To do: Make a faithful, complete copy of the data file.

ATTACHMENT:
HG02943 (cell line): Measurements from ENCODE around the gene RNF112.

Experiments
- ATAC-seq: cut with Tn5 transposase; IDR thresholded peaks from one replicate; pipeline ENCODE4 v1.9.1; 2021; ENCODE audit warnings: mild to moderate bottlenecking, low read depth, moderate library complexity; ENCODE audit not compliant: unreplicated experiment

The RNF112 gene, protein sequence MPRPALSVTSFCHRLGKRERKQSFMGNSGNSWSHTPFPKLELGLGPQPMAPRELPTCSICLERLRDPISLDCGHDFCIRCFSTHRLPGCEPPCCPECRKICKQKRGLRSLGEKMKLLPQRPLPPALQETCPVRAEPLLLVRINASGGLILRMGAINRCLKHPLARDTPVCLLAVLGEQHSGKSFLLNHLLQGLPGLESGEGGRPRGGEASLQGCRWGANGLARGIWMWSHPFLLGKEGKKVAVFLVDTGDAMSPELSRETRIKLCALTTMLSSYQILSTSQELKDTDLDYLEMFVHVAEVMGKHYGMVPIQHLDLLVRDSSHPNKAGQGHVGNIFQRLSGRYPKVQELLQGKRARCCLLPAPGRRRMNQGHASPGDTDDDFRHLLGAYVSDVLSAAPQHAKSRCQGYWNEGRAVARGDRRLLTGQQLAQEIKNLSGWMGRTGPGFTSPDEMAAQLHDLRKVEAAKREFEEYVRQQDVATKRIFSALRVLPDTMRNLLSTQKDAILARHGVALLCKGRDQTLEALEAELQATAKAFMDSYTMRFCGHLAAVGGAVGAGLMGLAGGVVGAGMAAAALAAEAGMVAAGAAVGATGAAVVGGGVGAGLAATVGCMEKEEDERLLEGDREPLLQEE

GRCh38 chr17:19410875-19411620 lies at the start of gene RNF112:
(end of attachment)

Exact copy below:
HG02943 (cell line): Measurements from ENCODE around the gene RNF112.

Experiments
- ATAC-seq: cut with Tn5 transposase; IDR thresholded peaks from one replicate; pipeline ENCODE4 v1.9.1; 2021; ENCODE audit warnings: mild to moderate bottlenecking, low read depth, moderate library complexity; ENCODE audit not compliant: unreplicated experiment

The RNF112 gene, protein sequence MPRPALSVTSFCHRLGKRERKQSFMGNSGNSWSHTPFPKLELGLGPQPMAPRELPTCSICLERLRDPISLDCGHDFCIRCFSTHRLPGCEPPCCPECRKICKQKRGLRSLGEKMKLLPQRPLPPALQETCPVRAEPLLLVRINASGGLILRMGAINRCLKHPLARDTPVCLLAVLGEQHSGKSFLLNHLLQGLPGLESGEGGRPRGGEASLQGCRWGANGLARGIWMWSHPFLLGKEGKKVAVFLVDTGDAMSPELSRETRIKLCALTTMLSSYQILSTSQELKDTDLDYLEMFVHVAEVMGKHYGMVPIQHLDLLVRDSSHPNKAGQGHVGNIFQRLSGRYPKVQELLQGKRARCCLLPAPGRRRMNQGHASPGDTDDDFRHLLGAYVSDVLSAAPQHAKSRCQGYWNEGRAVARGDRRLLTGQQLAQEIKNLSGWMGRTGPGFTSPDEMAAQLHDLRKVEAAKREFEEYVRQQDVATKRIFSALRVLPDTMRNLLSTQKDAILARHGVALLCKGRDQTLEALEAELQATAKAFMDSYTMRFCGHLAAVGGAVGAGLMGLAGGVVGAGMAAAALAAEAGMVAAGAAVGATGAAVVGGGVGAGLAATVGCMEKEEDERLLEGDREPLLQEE

GRCh38 chr17:19410875-19411620 lies at the start of gene RNF112: